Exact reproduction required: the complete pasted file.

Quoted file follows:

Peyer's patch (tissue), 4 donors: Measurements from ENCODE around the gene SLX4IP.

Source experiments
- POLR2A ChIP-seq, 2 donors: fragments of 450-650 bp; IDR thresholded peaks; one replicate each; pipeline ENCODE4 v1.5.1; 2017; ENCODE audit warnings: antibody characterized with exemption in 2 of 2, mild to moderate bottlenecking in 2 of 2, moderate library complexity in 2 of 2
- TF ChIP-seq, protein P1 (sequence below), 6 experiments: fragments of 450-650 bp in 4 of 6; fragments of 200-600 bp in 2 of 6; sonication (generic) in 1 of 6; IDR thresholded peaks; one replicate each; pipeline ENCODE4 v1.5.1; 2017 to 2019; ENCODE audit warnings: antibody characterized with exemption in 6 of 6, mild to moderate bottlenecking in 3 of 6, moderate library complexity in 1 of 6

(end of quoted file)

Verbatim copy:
Peyer's patch (tissue), 4 donors: Measurements from ENCODE around the gene SLX4IP.

Source experiments
- POLR2A ChIP-seq, 2 donors: fragments of 450-650 bp; IDR thresholded peaks; one replicate each; pipeline ENCODE4 v1.5.1; 2017; ENCODE audit warnings: antibody characterized with exemption in 2 of 2, mild to moderate bottlenecking in 2 of 2, moderate library complexity in 2 of 2
- TF ChIP-seq, protein P1 (sequence below), 6 experiments: fragments of 450-650 bp in 4 of 6; fragments of 200-600 bp in 2 of 6; sonication (generic) in 1 of 6; IDR thresholded peaks; one replicate each; pipeline ENCODE4 v1.5.1; 2017 to 2019; ENCODE audit warnings: antibody characterized with exemption in 6 of 6, mild to moderate bottlenecking in 3 of 6, moderate library complexity in 1 of 6